It is hard to believe but we are already one month down in 2019. January is over next week even though it seems like New Year’s Eve was a week ago. Time does fly, particularly if you are in sales. That feeling can be exacerbated when you look at that big sales goal you are facing for this year and you look at how slowly you got out of the gate. Do you get the feeling that you are already too far behind and have no chance to catch up? If so, read on and consider changing your approach to achieving your goals.
First, your mind doesn’t want to, and in almost every case cannot manage a goal that long in duration. For whatever reason human beings are pre-programmed to operate most effectively on 90-day schedules. That length of time allows you to see the end without it being so far away that procrastination and distraction can derail your commitment. So, change your perspective from 365 to 90-day time segments. Coincidentally, that is a quarter of the year.
Second, by moving to 90-day periods you can recover if you have one bad quarter. The failure won’t take you completely out of the 365-day game. You can also look for ways to improve a shorter time period and overachieve to compensate for the quarter that missed the mark. One small failure is easier to absorb than dealing with a huge failure that has no chance of being rescued.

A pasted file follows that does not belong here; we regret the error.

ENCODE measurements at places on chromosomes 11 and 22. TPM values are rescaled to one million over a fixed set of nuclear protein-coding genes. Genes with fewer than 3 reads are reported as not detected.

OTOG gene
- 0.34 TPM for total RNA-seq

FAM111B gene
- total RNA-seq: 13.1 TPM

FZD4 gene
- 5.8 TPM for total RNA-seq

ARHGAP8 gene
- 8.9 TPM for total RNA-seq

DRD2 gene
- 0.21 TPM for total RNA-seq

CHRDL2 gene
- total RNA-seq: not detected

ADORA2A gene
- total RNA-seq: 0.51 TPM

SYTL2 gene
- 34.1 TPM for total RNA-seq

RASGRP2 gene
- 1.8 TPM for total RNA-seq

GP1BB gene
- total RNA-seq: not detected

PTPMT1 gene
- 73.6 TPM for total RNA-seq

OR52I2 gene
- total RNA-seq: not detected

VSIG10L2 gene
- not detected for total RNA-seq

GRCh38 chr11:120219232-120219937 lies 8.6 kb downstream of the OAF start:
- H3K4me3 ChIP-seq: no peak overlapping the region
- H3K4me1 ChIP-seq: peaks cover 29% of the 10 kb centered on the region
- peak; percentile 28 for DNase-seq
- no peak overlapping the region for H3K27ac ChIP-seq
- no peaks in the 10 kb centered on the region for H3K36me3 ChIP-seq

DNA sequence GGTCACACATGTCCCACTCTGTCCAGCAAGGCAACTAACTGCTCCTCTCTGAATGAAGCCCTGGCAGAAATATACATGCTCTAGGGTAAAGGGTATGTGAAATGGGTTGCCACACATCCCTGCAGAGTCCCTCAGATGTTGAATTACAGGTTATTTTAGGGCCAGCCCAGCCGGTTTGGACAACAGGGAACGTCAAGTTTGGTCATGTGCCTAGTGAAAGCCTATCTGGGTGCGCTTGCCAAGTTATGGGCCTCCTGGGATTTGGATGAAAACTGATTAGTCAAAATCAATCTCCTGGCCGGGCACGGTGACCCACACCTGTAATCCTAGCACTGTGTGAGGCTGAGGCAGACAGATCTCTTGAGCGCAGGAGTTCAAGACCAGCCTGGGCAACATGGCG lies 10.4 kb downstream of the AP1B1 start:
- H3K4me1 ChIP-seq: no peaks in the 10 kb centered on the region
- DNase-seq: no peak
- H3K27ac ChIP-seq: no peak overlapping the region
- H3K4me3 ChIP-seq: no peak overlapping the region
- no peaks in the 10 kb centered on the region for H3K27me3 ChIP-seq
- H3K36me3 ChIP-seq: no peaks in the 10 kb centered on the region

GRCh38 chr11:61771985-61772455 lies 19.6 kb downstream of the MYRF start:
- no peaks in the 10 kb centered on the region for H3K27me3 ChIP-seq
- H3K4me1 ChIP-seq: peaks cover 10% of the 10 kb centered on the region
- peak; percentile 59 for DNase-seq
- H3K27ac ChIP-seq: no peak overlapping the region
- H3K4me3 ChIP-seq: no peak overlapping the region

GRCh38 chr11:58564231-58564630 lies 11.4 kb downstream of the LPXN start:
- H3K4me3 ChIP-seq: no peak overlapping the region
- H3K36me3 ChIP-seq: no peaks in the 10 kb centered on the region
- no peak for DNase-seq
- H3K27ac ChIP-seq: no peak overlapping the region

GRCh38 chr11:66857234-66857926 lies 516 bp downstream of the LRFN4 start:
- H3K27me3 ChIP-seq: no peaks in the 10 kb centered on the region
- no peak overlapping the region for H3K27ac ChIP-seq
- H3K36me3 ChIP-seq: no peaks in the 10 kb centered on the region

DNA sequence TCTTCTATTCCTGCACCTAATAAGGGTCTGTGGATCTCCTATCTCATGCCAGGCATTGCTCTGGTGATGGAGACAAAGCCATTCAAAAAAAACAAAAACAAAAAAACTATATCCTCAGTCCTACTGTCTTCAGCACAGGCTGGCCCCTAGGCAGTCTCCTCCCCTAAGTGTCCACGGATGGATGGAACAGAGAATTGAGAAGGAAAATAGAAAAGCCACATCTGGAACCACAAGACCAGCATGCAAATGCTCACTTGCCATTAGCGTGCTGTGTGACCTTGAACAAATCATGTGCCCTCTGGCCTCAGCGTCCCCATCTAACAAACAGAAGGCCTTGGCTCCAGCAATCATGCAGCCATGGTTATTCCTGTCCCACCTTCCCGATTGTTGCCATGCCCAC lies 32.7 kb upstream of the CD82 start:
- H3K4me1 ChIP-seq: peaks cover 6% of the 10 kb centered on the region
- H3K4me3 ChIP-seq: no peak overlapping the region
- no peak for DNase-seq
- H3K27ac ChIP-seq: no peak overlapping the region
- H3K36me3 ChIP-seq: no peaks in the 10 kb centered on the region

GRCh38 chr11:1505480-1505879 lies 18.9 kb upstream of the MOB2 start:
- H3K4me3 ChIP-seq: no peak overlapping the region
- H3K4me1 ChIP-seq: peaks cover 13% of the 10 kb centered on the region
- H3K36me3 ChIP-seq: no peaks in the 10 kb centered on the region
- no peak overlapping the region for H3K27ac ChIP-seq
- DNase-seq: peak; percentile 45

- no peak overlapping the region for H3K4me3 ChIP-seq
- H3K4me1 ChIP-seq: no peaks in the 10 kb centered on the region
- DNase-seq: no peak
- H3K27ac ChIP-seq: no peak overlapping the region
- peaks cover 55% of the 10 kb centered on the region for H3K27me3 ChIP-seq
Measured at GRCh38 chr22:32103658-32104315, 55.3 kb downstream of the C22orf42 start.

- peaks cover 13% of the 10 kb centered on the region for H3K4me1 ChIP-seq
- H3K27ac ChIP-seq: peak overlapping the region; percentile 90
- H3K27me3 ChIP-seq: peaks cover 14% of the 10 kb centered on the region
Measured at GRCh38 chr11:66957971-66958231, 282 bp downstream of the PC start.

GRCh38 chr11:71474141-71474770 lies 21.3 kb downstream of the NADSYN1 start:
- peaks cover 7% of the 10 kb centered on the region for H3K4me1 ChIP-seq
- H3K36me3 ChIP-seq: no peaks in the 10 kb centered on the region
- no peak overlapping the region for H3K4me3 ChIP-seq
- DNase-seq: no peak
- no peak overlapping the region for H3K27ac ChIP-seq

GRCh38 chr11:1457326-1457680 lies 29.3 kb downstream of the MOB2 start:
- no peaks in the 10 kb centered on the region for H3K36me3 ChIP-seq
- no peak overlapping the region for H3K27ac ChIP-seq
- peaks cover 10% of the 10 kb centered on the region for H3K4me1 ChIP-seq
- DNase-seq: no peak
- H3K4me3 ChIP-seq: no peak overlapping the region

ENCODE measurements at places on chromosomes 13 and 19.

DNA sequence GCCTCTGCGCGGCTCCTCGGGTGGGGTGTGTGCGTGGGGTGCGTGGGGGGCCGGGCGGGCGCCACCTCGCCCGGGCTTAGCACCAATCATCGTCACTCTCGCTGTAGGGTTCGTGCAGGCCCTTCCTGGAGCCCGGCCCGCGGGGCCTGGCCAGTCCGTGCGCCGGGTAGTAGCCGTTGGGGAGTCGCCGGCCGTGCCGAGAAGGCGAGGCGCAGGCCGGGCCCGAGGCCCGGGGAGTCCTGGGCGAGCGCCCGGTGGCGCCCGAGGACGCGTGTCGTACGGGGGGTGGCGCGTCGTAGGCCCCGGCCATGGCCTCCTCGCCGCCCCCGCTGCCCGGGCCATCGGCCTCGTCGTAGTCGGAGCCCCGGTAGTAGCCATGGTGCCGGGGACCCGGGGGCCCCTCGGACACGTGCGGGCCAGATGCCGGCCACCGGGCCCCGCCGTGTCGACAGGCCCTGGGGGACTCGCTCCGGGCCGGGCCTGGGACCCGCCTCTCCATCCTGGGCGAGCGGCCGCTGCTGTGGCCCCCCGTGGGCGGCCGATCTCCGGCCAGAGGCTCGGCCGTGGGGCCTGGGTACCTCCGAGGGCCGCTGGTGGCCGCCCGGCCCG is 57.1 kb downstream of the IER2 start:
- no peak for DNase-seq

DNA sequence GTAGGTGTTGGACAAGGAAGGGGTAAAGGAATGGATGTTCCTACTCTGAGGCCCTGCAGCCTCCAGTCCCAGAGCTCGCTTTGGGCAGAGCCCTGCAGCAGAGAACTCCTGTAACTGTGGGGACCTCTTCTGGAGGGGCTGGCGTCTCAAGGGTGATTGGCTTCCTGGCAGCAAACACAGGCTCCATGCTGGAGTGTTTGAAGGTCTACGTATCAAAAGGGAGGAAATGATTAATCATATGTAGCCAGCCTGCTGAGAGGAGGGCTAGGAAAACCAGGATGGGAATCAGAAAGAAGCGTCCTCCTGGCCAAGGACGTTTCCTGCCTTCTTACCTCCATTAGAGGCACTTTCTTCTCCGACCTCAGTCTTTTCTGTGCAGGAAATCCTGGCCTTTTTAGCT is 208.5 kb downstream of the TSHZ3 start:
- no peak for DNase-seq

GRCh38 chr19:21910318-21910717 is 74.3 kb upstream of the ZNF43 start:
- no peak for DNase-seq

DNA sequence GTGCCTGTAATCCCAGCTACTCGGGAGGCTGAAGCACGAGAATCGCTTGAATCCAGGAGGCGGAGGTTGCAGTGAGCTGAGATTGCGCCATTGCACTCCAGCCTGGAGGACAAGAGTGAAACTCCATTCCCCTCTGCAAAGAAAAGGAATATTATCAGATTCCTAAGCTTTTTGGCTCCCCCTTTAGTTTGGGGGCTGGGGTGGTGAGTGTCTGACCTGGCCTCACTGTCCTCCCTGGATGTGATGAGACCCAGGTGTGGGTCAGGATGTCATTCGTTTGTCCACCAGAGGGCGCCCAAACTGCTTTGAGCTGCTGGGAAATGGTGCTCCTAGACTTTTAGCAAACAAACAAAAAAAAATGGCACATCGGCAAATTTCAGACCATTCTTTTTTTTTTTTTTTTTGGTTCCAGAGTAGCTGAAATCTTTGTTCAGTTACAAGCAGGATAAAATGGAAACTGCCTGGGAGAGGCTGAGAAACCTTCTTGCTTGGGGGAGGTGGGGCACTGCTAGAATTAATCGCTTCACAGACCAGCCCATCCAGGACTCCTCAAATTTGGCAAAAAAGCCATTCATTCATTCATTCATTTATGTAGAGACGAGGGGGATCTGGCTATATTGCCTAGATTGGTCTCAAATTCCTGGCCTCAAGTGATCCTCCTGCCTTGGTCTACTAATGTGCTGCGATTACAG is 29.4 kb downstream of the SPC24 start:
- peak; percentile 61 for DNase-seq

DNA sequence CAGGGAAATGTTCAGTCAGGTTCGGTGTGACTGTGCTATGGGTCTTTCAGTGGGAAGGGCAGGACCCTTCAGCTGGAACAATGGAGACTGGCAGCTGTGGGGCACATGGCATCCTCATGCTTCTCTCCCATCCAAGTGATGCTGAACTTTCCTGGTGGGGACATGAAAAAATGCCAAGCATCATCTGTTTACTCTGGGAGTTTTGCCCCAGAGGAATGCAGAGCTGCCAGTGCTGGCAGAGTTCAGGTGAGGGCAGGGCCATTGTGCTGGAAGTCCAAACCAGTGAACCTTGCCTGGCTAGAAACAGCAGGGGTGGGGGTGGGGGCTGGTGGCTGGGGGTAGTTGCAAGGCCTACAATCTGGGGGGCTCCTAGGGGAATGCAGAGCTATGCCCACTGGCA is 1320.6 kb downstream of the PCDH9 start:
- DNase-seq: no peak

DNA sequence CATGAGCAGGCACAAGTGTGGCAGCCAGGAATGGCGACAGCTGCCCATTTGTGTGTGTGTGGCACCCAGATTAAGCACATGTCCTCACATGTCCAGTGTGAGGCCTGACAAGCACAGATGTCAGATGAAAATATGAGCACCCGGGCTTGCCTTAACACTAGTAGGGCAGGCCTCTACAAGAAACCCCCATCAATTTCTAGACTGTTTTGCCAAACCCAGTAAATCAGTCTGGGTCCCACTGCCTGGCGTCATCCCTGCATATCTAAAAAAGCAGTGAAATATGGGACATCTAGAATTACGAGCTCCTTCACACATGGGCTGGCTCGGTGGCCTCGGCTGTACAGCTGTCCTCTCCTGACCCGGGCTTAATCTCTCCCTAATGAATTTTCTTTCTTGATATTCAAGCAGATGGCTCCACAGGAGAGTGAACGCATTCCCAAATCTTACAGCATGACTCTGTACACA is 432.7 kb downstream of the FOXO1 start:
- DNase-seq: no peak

Lastly, reviewing 90-day periods of time allows you to course correct your process steps for faster recovery. By tracking your short-term success, you can diagnose where you need to improve tactically. Looking at a year in review often doesn’t support debriefing and adjustment soon enough for effective performance. The sense of urgency to hot that 90-day goal by adjusting your process is easier to maintain than working on the full year’s goal. By fully committing to the short-term goal you can maintain the energy and focus to win more consistently.
Your companies and sales managers will still hand you that big picture goal that you must look at every day but do yourself and them a favor and break that sucker down into more manageable pieces. Statistics will prove out that by creating shorter term initiatives success becomes more attainable.